Having read a number of Lawrence Hill’s works, it is clear to me that Blood plays a prominent role in all of them. When I saw that he had presented, and published a series of essays dealing with the theme of blood I was intrigued.
Overall the essays are not groundbreaking, but they are presented in a very accessible and highly engaging way. The five essays are organized roughly by theme. The first is a general overview and personal account about Hill’s fascination with blood, the second looks at the connection between blood, truth, and honour; the third is about blood ties and belonging; the fourth deals with blood as power; and the last looks at the secrets that can be found in blood.
In each essay Hill brings together a wealth of knowledge with references to popular culture acknowledging wide held beliefs about blood. Overall I liked Hill’s treatment of the subject, and I liked his nonfiction much better than any of his novels that I have read. Blood is indeed a fascinating thing, and Hill does a good job treating it as such.
Hugette Clark is a name that I have come across a handful of times; a name used when talking about wealthy eccentric reclusive women. When I saw that this book was about the Gilded Age as well as the Clark family I was intrigued and excited to read it. Unfortunately I had much higher hopes that Dedman and Newell were unable to deliver on.
First off Paul Clark Newell is a distant relation of Hugette Clark, and so in this book she is portrayed in a very flattering light. I’m not saying that I think she’s a terrible person. There is no evidence to that, nor is there actually much about her out there. But I do think that the writers of this book are way more than willing to view Hugette as a victim, who has been taken advantage of by the people around her, most notably the hospitals in which she lived out the end of her days.
I was really hoping that the book would provide a bit more information about the Gilded Age, the great families living on 5th Avenue in Manhattan and the total displays of wealth that accompanied their lifestyles. There is a bit of this at the beginning of the book. In fact a menu from one of Hugette’s father’s dinner parties is included which I obviously found fascinating (I will be attempting to make something off of this menu in the coming weeks). Still, the last two thirds of the book were all about family history and trying to discern the kind of person Hugette was.
In short the book was mediocre for me. Nothing really stood out. I was expecting a grand narrative of New York in the Gilded Age and instead got a pieced together family history. Some of the anecdotes were amusing and there were some interesting facts strewn about, but overall the book just fell flat for me.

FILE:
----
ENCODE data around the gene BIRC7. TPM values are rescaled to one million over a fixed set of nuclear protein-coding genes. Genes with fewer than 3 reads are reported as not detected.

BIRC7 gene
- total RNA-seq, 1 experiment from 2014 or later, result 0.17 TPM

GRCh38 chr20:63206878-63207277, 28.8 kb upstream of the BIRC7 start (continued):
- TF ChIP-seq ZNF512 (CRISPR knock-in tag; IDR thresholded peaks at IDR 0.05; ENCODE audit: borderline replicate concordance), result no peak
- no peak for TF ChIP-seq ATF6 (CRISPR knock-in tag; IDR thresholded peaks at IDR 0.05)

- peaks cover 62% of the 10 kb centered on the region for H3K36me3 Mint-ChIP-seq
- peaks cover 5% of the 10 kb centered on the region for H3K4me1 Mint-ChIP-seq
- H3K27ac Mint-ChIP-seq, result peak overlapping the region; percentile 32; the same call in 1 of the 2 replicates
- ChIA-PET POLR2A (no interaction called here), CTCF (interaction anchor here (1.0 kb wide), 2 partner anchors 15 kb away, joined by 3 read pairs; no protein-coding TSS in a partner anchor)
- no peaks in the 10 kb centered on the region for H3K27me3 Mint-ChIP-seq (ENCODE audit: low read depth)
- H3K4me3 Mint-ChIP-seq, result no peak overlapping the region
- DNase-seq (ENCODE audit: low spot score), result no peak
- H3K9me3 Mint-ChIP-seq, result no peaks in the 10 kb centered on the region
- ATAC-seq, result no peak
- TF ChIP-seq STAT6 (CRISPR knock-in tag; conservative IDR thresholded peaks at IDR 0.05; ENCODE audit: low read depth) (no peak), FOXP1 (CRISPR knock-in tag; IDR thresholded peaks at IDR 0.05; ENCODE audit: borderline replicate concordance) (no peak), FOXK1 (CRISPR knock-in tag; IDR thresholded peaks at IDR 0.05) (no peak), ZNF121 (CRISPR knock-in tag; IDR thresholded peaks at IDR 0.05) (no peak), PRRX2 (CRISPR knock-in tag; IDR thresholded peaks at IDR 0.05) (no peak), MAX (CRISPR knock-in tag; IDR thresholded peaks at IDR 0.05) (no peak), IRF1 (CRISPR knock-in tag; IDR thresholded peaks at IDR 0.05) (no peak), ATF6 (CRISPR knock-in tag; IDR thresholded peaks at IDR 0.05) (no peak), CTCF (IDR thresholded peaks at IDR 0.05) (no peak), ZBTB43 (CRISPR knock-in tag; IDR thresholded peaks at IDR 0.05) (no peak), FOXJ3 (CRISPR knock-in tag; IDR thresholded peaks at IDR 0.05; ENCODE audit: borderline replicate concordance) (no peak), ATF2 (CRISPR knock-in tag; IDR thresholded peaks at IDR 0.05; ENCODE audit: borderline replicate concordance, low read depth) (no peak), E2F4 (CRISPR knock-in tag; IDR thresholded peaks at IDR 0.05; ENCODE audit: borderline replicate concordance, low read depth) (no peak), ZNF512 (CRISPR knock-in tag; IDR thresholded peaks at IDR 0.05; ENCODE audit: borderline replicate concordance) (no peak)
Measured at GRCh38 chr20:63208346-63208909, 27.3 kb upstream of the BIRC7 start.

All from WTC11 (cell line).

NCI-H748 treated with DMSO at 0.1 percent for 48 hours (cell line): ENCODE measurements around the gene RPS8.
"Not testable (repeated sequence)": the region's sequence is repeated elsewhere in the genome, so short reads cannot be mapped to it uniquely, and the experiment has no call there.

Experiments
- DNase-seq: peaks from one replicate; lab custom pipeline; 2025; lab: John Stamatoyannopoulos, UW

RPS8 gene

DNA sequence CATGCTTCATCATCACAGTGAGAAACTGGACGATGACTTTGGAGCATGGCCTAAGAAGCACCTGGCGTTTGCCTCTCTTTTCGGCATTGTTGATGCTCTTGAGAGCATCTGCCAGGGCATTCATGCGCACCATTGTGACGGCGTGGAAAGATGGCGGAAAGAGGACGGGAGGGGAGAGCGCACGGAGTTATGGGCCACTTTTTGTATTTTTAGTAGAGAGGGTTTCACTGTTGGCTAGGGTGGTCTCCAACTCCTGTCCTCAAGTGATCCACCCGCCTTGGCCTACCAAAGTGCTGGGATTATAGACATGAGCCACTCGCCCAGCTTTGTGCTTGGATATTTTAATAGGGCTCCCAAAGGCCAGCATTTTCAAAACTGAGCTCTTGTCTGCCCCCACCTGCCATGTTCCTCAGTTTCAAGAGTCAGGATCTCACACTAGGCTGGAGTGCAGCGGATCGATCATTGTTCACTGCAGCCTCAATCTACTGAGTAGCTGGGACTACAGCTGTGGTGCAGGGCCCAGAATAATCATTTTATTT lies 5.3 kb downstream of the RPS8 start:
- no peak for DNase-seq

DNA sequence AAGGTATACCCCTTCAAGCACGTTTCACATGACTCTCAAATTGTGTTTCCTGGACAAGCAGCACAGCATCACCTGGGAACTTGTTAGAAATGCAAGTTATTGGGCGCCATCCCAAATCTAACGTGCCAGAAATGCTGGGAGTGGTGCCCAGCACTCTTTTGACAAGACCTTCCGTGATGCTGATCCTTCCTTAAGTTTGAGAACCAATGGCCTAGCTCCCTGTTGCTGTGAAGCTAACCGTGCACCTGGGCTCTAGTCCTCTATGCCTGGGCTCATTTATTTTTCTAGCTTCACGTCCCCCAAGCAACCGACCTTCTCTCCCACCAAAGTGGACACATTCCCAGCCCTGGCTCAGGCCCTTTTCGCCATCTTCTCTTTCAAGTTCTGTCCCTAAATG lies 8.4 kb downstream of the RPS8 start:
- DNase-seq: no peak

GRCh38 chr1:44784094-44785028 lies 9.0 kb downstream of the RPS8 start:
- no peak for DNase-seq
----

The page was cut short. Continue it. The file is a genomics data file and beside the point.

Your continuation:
Fictional Memoirs are an interesting genre. The writer must immerse him/herself in his/her character to literally feel and experience everything that that person is going through. For his novel, Eugenides’ character is Cal (Calliope), an intersex man of Greek descent. The novel is a family history, and Eugenides is able to draw on his own Greek heritage to create this spellbinding story.
Eugenides accomplishes an interesting thing. This is not only a story about Calliope’s journey of self-discovery, nor is it strictly a family history: It is in some ways a history of the United States and the “American Dream.” The novel begins with Cal’s grandparents in their village in Greece and recounts their escape from the invading Turkish army. We then travel to Detroit in the 1920s and the Depression of the 1930s. Cal’s father serves in the Pacific during the Second World War and returns to marry his cousin. The family is caught in the middle of the race riots of the 1950s and relocates to the suburbs before Cal’s brother leave for College and gets swept up in the spirit of the 1960s. This is when Cal’s story takes off as Calliope begins to realize she is not meant to be a girl. We learn about medical attitudes of the 1970s and experiences San Francisco as a place where “deviants” were hidden and comforted by the fog.
The story is told from Cal’s point of view and Eugenides uses interesting narrative devices to make this believable. Often times Cal will refer to “Calliope” in the third-person, making sure the reader knows he does not identify as being her any more. Eugenides however, also treats Cal and Calliope as the same person in terms of narrative device. Throughout the novel Eugenides also alludes to aspects of Greek mythology adding a sense of whimsy to the story. Middlesex is not only a beautiful read but also a social commentary. I devoured this book and highly recommend it.